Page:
1. How to pitch to a VC: Use your network
The phrase â€˜itâ€™s about who you know not what you knowâ€™ is still alive and kicking for VCs and for most the best way to get VC funding is to get recommended.
â€œI get referrals from people that I trust so in that sense, there is no science to it, itâ€™s more of an art,â€ says Chen.
â€œIf you donâ€™t have a lot of brand recognition, itâ€™s hard to get recognition with VCs. The first thing is not to see it as a transaction but to see it as building relationships,â€ Newman tells Techworld.
2. How to pitch to a VC: Understand VCs
Understanding not only how VCs work but the relationship youâ€™re entering into is crucial to securing VC funding and making better business decisions.
â€œI think a lot of entrepreneurs donâ€™t understand gravity of taking someone else’s money, then they wonder why investors have an opinion about things and get frustrated when you donâ€™t react to their advice,â€ says Newman.
â€œIf you want cheap easy money that isnâ€™t going to start a clock ticking down straight away, donâ€™t go to a VC,â€ adds Newman.
3. How to pitch to a VC: Have a deep understanding of your field
Any business pitch, interview or presentation can fall apart of you donâ€™t have a strong understanding of your field. This is the same for VC pitches.
â€œThe biggest turn offs are those that you can tell donâ€™t have depth or understanding of the space. Maybe theyâ€™ve read a few articles about the space and got excited about it but at the end of the day, entrepreneurs fail because they lack depth,â€ says Chen.
â€œIf they lack a depth of knowledge of their particular space [startups] donâ€™t even know why a VC is not interested in them,â€ he adds.
4. How to pitch to a VC: Be authentic
Unsurprisingly, VCs receive a lot of pitches and will see though any startup founders that lack enthusiasm in both the pitch and the business.
â€œI think the better pitches are thoughtful and take an interesting perspective on things. Thatâ€™s always a good starting point,â€ says Chen.
â€œGreat investors are generally great readers of people. They have excellent bullshit detectors and excellent pattern recognition. You know when there’s not enough data and too much story,â€ says Newman.
â€œIâ€™ve sat in meetings before where an entrepreneur is talking and Iâ€™m 20 minutes in and I think, I donâ€™t care if youâ€™re going to be a billion dollar company, I donâ€™t know what youâ€™re saying and I donâ€™t click with you,â€ he adds.
5. How to pitch to a VC: Present your past experience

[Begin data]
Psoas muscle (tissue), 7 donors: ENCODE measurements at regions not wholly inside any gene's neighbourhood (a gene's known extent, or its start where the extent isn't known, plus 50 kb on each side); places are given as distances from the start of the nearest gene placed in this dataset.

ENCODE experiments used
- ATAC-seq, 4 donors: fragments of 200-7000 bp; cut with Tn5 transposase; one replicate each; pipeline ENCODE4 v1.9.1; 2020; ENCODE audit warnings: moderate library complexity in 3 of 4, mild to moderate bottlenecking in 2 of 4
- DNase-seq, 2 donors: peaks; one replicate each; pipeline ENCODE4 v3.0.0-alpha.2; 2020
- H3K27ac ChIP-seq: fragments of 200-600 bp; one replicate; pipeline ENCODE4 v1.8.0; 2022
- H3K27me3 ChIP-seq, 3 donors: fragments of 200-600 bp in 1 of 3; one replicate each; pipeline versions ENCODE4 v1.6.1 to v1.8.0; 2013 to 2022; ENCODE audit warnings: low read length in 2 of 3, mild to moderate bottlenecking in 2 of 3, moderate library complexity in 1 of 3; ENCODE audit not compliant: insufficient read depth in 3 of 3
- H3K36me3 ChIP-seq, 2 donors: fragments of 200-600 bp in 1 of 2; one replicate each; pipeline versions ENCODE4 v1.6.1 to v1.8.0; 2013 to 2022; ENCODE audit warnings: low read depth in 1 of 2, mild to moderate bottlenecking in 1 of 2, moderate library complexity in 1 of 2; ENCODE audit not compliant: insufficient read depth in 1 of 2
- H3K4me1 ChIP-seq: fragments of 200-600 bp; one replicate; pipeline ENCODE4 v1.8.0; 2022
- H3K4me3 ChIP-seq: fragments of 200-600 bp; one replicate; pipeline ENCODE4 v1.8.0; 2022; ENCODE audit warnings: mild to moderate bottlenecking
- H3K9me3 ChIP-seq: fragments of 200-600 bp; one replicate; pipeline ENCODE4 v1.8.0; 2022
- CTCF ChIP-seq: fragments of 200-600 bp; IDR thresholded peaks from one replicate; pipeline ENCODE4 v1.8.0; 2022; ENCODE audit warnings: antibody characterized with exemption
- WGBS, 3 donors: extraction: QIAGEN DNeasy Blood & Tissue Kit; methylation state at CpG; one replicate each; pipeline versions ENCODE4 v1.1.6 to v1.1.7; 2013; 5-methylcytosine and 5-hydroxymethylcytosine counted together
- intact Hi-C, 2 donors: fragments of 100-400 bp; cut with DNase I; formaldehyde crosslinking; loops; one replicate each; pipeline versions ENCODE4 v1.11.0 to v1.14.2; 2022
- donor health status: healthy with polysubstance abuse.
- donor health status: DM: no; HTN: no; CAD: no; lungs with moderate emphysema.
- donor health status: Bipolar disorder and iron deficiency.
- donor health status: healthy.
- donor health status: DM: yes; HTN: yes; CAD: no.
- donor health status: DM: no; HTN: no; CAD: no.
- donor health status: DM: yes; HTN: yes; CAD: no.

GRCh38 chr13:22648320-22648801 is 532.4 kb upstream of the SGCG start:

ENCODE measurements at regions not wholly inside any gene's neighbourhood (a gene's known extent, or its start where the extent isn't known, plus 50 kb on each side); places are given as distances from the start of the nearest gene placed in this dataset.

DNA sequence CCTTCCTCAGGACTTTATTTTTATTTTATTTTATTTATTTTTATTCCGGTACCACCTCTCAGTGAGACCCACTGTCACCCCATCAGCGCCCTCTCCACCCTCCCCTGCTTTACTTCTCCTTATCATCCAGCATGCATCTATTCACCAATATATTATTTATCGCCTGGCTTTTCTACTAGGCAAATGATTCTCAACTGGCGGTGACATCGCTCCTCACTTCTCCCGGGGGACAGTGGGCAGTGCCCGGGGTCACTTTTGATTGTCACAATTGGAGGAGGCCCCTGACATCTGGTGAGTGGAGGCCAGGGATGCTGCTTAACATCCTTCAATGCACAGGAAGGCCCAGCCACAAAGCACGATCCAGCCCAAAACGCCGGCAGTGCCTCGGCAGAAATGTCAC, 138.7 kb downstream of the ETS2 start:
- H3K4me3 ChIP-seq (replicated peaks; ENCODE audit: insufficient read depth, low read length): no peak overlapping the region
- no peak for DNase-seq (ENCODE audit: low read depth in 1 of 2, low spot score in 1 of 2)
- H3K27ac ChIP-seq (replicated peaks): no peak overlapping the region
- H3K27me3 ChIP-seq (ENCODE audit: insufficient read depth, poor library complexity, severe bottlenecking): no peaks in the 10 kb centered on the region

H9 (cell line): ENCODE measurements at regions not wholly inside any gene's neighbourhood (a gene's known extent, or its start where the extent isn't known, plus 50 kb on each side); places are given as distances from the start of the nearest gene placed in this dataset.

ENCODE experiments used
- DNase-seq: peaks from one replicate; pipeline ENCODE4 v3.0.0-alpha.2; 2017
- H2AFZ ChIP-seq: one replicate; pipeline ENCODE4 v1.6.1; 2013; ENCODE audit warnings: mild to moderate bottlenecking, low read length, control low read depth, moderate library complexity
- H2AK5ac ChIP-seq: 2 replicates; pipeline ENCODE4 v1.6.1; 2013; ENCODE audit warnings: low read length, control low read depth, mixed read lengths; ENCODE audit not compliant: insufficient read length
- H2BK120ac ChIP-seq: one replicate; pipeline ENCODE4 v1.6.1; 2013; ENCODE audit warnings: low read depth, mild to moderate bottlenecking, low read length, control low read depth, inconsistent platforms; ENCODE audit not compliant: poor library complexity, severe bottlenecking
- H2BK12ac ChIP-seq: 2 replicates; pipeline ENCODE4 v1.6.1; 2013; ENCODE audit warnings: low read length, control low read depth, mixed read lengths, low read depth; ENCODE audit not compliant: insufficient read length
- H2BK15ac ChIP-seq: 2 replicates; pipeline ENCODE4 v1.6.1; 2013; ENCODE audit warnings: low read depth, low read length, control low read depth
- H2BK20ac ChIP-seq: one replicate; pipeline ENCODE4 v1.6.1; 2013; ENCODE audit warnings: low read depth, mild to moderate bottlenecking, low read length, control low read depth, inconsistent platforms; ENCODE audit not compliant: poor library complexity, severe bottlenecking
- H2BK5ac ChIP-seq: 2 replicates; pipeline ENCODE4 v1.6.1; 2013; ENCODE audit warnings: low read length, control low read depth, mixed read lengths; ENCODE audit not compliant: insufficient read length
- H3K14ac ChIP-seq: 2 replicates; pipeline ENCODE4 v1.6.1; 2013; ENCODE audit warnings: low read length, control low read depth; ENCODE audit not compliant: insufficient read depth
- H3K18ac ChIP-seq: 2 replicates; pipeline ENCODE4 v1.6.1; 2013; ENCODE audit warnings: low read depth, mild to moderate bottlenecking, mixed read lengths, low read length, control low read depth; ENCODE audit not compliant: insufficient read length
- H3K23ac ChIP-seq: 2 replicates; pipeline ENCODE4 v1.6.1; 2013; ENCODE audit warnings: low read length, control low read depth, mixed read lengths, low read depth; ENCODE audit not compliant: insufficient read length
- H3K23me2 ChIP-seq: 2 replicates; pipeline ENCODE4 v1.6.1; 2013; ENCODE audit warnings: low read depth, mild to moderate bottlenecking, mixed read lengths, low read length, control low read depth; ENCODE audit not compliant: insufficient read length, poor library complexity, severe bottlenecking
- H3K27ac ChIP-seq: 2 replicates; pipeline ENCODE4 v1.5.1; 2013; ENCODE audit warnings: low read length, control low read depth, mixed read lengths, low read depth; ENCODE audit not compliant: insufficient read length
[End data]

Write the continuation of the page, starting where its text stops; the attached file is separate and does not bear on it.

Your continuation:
Like going for a new job, startups should make sure their experience is highlighted and they supports your pitch throughout.
â€œOne of the first things we do is look at their experience. Are they credible? Not only should they have a big vision but can they do what the actually say they can do?â€ says Chen.
6. How to pitch to a VC: Be concise and only mention whatâ€™s important
Keeping things simple is the best way to put your point across and secure the respect of the VCs you’re pitching to.
â€œIf you canâ€™t express what you believe in one or two lines in a clear way then you probably donâ€™t understand it, you donâ€™t understand the problem, you donâ€™t understand your own product and you donâ€™t know how to get it to market,â€ says Chen.
â€œInvestors know when theyâ€™re being told what they want to hear. You have to cut out all of the fluff and just get to the data points that are going to matter.
â€œSo do you have real proof that you have a product fit for market? Tell me why your team is awesome, what youâ€™ve done together, how much progress youâ€™ve made and in what period of time and if you have any clue what leverage youâ€™re going to pull at each round of funding,â€ says Newman.
7. How to pitch to a VC: Know your competitors
Separating your startup to the countless others being pitched to VCs will highlight your understanding of not only your business model but of others, and will be a great way to prove to the VC why your startup is better.
â€œYou get a lot of the same pitches so then you have to ask them how they are different from others. And if they canâ€™t explain that then that means you donâ€™t have enough depth of knowledge of your competitors, what others are doing in this space,â€ says Chen.
8. How to pitch to a VC: Consider a video pitch
A two or three minute video will be light relief for VCs and break the cycle of long pitches.
â€œVideos are an easy way of communicating what youâ€™re doing to the VCs. If you think about it I might get 25 pitches a day and if I were to be fair I can only spend about 5 minutes on one so thatâ€™s over three hours a day on new companies and only just to see if I should spend more time on them. So that one line or two minute video explains what you do, what you problem is and what your solution is,â€ says Chen.
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